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George Washington and the 20th Maine at the battle of Gettysburg

PART ONE: The 20th Maine regiment heads to the Gettysburg battlefield

By Jeffrey Calta

The American Civil War has produced its share of ghost stories. Hundreds of accounts of ghost-like apparitions have been reported both during and after the war at the many battlefields. One of the more interesting ghost stories reported from the conflict itself was the appearance (twice) of George Washington at the Gettysburg battle for Little Round Top on July 2, 1863.

Colonel Joshua Chamberlain


What makes the George Washington story so fascinating is that it was observed and reported by many soldiers from both Union and Confederate ranks. Joshua Chamberlain, commander of the 20th Maine regiment, was present at this event and wrote about the incident in his book Through Blood and Fire at Gettysburg. The “rumors” of George Washington’s appearance at Little Round Top were so numerous among the Union soldiers that Lincoln’s Secretary of War initiated a formal investigation after the battle.

On the evening of July 1, 1863 Union forces of the 20th and 2nd Maine regiment were in a concerted rush to the Gettysburg battlefield. Some soldiers of the 2nd Maine were demoralized and had refused to fight while many others thought their enlistment time was over. General Meade gave Colonel Chamberlain the ultimatum of “making them fight or shoot them down the moment they refuse”. Chamberlain used a soft approach and helped the soldiers get food (they had not eaten in three days) and clean clothes. The soldiers of the 2nd Maine rejoined the fight and were added to the 20th Maine regiment as they marched double quick northward on the Taneytown Road. Night had fallen as the 20th Maine approached the battlefield and they came upon a fork in the road. The 20th Maine appeared lost. No one knew which fork to take when a large white stallion appeared out of nowhere with a rider wearing “old fashioned clothes and a tri-cornered hat”. Many remarked later that the horse and rider seemed to emanate “an eerie glow with an almost ethereal appearance”. Those soldiers who witnessed the scene swore that it looked like George Washington. The rider raised his sword and signaled the regiment to follow him which brought them to Little Round Top. The horse and rider were briefly forgotten as the troops organized themselves for the upcoming fight.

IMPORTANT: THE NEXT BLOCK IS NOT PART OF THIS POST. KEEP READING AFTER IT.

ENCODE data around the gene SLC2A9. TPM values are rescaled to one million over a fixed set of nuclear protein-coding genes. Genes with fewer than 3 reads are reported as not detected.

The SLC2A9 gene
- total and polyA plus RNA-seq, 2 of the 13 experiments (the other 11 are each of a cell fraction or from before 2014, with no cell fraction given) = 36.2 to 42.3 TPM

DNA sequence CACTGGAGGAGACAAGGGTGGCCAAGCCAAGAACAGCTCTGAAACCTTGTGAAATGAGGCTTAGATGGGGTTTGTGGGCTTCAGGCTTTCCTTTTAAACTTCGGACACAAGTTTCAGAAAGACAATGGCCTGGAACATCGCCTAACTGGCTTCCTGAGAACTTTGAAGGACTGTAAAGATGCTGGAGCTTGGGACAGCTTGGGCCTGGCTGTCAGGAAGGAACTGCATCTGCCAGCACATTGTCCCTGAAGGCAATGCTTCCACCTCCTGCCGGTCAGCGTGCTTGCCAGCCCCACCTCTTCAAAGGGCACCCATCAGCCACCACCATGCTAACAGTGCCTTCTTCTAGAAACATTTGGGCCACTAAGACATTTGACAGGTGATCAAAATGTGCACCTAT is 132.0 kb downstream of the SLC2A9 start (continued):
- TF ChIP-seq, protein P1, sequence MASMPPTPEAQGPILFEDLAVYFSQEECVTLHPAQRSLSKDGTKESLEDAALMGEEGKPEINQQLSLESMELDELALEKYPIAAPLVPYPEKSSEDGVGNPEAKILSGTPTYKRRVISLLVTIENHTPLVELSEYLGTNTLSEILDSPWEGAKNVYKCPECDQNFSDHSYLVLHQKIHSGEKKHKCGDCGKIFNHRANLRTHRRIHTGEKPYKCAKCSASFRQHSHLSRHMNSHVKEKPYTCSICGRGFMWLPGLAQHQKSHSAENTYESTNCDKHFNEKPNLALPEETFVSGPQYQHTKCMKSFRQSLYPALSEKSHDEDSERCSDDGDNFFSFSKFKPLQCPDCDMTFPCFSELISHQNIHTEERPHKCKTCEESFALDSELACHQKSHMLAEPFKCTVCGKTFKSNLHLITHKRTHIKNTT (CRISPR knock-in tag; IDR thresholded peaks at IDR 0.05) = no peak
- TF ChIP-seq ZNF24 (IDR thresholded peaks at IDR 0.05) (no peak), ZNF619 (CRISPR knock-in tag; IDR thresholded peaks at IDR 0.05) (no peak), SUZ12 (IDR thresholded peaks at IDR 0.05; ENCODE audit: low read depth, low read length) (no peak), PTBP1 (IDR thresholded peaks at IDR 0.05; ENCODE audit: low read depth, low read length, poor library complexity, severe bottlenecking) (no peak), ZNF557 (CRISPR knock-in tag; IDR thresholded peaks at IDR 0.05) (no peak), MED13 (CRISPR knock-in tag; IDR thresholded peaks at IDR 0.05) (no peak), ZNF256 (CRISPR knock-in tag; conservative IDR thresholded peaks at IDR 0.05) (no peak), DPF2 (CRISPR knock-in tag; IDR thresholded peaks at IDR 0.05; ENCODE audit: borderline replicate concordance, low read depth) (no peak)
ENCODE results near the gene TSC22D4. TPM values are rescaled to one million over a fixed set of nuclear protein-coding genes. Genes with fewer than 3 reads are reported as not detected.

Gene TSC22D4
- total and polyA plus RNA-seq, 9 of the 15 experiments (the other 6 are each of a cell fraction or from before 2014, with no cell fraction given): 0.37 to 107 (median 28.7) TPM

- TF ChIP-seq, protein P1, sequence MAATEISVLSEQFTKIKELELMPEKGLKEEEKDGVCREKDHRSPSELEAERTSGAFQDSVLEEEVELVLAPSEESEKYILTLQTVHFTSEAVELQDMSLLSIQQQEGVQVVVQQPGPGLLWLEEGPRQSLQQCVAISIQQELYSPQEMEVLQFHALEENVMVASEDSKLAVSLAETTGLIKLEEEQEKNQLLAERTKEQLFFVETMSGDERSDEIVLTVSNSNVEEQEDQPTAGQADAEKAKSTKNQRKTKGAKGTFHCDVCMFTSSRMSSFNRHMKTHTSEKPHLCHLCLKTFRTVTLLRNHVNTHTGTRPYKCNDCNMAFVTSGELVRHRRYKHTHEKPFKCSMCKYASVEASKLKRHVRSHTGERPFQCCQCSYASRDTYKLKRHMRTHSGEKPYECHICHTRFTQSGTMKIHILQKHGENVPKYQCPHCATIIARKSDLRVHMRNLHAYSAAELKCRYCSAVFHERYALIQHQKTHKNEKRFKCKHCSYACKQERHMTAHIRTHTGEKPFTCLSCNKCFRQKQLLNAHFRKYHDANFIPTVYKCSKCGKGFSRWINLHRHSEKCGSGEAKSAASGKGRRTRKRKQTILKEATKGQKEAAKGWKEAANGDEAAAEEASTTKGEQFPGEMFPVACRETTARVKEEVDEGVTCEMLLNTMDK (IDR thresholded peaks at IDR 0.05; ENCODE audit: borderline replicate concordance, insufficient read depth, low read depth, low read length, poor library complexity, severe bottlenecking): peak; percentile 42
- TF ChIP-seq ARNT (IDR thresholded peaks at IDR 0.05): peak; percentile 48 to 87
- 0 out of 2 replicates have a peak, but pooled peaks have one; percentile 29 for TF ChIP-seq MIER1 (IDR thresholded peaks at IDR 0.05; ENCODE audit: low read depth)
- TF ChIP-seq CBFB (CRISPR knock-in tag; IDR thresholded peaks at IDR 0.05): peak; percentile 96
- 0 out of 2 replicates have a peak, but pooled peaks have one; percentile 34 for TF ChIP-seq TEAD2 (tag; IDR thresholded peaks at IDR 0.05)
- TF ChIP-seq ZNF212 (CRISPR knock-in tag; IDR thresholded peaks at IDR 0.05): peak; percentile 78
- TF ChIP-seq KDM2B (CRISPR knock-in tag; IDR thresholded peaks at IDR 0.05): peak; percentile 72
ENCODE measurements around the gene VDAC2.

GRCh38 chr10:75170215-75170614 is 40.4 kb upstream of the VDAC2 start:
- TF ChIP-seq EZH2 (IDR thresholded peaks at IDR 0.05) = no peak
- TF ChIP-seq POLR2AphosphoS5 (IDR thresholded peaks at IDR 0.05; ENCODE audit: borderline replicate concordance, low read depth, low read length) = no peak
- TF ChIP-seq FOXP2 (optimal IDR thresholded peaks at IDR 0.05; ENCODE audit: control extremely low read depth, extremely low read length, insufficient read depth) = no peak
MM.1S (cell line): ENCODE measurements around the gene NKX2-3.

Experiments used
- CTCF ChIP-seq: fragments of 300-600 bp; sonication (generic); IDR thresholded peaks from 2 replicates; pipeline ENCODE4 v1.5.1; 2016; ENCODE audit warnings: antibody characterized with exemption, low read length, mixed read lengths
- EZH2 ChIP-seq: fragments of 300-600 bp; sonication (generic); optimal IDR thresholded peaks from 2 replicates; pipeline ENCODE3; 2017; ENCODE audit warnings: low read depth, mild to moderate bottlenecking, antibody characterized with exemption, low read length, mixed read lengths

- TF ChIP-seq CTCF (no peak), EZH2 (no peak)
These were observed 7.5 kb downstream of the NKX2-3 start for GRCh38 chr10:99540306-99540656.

For some unexplained reason Union General Sickles had left Little Round Top earlier and moved his forces to the Peach Orchard leaving Little Round Top un-occupied. Union Major General Sykes realized that Little Round Top had been vacated leaving the Union line unprotected. He ordered Colonel Strong Vincent to move forces into this gap. The 20th Maine was inserted on the left flank of the Union line on Cemetery Ridge. The 20th Maine had just taken up defensive positions when Confederate forces of the 15th Alabama and 47th Alabama began their assault against the 20th Maine on July 2, 1863. Chamberlain later recalled that the initial fighting on July 2 was brutal with the line between forces advancing and retreating. The Confederate infantry came in waves and the 20th Maine repulsed each wave but had lost almost half of the regiment and was low on ammunition. Scouts had spotted another Confederate force assembling at the base of Little Round top preparing for another charge on the 20th Maine. Chamberlain prepared his remaining soldiers for a do or die situation. With very little ammunition, he ordered the 20th Maine to fix bayonets and be prepared to attack.

Upcoming in Part two : George Washington appears again to rally the Union forces.

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